Focus and Scope

Launched in 1993 has published over 600 essays, reviews and interviews. Going beyond print and engaging directly with the many possibilities of the new medium of digital communication, CTheory is innovative, critical, and engaged, both in content and form.

An online, open-access, peer-reviewed scholarly journal CTheory reflects the international character of the Internet, with readers in over 100 countries. Moving beyond received theoretical critiques to a highly original reflection on the question of technology, theory and the posthuman condition, CTheory has attracted to its (electronic) pages many of the world’s leading theorists, including Jean Baudrillard, Paul Virilio, Bruce Sterling, Kathy Acker, Friedrich Kittleu, Slavoj Žižek, Ricardo Dominguez, Eugene Thacker, Stelarc, James Tully, Timothy Murray, William Leiss, Critical Art Ensemble, Michel Serres, Alexander R. Galloway, Lev Manovich, Belinda Barnett, John Armitage, Jussi Parikka, Barbara Mor, Soraya Murray, Joan Hawkins, Mark Featherstone, Michael Betancourt, Manuel Delanda, Rachel Lee, Johnny Golding, Jordan Crandall, D. Fox Harrell, Stephen Pfohl, Taiaiake Alfred, Renata Lemos Morais, Jackson 2bears, Prakash Kona,  Rachel Armstrong and Ruth Miller, among many others.

The intellectual success of Ctheory owes much to the continuing support of the University of Victoria in British Columbia, Canada, and its Office of the Dean of Social Sciences, as well as to the research support of the Social Sciences and Humanities Research Council of Canada (SSHRC)’s Canada Research Chairs program.

Peer Review Process

CTHEORY is an international, peer-reviewed journal of theory, technology, and culture.

Before submitting an article to CTHEORY, please send a one-page abstract to ctheory@uvic.ca.

Submission of a paper to CTHEORY will be taken to imply that it presents original, unpublished work not under consideration for publication elsewhere. Papers presented at conferences can, with appropriate changes, be considered for publication.

Please ensure that documents adhere to both the general format and endnote guidelines listed below prior to submission. All papers should be sent as email attachments (.doc or .docx format unless otherwise requested) to ctheory@uvic.ca with the word "Submission" in the subject line.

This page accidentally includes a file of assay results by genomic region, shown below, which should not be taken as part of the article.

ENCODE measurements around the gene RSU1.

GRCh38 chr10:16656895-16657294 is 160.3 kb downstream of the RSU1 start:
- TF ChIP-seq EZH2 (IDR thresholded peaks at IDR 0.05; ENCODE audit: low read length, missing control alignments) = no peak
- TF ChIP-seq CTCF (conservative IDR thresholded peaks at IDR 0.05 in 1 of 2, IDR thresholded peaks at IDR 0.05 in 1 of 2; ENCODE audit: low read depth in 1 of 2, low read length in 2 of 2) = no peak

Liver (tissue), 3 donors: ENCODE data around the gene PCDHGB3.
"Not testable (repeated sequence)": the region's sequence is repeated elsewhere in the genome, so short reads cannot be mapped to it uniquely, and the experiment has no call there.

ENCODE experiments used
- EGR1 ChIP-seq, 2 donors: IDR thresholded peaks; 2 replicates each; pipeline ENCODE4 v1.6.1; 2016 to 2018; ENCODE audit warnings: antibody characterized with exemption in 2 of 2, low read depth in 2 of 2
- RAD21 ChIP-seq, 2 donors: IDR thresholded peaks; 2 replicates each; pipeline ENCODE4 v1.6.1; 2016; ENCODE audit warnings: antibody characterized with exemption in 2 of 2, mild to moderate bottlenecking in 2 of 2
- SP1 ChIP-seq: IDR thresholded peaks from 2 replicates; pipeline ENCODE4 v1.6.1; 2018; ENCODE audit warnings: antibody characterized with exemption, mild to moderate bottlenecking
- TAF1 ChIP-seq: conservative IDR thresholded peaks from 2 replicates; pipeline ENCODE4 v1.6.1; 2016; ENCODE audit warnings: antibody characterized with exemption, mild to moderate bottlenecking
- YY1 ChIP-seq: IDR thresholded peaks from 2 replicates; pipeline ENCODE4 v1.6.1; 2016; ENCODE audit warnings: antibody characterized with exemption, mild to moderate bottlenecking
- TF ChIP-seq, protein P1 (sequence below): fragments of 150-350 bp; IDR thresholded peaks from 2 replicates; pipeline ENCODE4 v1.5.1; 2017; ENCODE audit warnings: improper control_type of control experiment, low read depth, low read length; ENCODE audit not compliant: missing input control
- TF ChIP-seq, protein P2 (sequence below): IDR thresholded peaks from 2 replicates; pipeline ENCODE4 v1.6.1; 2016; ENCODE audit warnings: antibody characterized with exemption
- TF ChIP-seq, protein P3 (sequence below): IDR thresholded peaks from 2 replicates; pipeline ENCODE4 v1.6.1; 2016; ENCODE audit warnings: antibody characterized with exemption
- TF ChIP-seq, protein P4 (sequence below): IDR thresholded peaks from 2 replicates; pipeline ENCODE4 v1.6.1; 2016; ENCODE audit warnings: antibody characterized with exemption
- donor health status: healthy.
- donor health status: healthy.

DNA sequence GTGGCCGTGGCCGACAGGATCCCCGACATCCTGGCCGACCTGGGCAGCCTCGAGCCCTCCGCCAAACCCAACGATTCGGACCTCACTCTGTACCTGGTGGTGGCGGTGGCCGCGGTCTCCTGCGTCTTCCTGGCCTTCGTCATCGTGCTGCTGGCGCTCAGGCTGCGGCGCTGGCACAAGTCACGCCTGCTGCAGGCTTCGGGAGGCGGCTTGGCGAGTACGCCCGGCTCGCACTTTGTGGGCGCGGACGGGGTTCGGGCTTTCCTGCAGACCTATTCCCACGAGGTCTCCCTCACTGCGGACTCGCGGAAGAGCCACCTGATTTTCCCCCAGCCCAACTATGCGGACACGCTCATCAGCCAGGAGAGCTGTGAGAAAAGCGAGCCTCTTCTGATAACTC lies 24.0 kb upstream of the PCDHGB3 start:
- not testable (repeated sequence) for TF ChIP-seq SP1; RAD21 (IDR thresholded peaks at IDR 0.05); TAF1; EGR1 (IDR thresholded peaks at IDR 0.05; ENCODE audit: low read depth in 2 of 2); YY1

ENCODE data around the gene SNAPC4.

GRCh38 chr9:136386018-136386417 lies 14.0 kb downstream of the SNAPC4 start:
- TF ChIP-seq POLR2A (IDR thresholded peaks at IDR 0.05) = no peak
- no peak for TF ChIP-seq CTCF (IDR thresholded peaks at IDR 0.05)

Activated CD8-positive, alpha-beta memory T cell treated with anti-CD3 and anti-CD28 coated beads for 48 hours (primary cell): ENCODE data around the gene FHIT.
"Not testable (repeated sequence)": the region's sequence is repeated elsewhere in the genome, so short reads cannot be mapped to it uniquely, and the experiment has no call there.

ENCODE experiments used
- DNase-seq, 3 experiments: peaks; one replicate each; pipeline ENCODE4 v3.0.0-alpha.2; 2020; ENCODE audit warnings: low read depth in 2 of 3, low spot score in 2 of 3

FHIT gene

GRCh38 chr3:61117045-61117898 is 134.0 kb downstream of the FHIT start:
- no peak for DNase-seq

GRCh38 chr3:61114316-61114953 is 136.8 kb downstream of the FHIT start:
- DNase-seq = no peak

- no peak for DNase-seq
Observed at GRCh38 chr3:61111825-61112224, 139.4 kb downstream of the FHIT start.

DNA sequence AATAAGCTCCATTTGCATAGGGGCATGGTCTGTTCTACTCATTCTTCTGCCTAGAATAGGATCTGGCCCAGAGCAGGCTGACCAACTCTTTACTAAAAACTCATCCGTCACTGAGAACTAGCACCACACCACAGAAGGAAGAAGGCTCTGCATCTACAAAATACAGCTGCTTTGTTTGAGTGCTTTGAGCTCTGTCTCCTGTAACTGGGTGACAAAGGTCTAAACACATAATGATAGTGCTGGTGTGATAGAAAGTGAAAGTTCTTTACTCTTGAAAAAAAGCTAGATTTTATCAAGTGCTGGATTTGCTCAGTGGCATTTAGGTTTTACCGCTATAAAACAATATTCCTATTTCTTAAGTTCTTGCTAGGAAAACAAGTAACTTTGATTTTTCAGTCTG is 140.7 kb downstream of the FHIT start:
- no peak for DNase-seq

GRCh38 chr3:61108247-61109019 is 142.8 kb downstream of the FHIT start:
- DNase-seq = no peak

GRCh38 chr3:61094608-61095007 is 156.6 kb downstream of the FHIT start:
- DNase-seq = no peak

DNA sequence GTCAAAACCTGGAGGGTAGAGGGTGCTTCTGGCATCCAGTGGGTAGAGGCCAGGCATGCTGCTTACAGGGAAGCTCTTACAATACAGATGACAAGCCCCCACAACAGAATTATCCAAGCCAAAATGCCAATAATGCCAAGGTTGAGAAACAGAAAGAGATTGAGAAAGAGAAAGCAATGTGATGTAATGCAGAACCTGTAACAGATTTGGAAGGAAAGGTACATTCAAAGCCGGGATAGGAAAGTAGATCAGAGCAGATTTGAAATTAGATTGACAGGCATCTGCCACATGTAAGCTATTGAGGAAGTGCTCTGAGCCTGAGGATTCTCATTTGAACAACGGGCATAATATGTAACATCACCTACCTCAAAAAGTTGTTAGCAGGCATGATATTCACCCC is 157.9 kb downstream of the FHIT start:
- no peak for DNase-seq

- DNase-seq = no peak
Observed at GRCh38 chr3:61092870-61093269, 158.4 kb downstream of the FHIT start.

Open Access Policy

This journal provides immediate open access to its content on the principle that making research freely available to the public supports a greater global exchange of knowledge.

Sponsors

The editors would like to thank the University of Victoria for financial and intellectual support of CTHEORY. In particular, the Editors would like to thank the Dean of Social Science, Dr. Catherine Krull.

Sources of Support

  • Dr. Arthur Kroker, Canada Research Chair in Technology, Culture and Theory
  • Canada Foundation of Innovation (CFI)
  • University of Victoria 
  • Department of Political Science (UVic)

Journal History

Canadian Journal of Political and Social Theory was published from 1976–91 as an interdisciplinary, peer-reviewed journal of critical thought. Envisioned as an independent intellectual journal, CJPST quickly attracted to its pages an expanding circle of theorists, writers, artists, and poets who explored forms of critical thinking that were politically engaged, theoretically critical, and intellectually diverse.

The result was a series of dynamic theme issues probing key currents of politics, culture and society including themes on Ideology/Power, Psychoanalysis, Language, Ideology, Feminism Now, Leninism in Ruins, Body Digest: Fashion, Skin & Technology, Marx and Marxism Reconsidered, Mediascape, and Hollywood/Hollywood.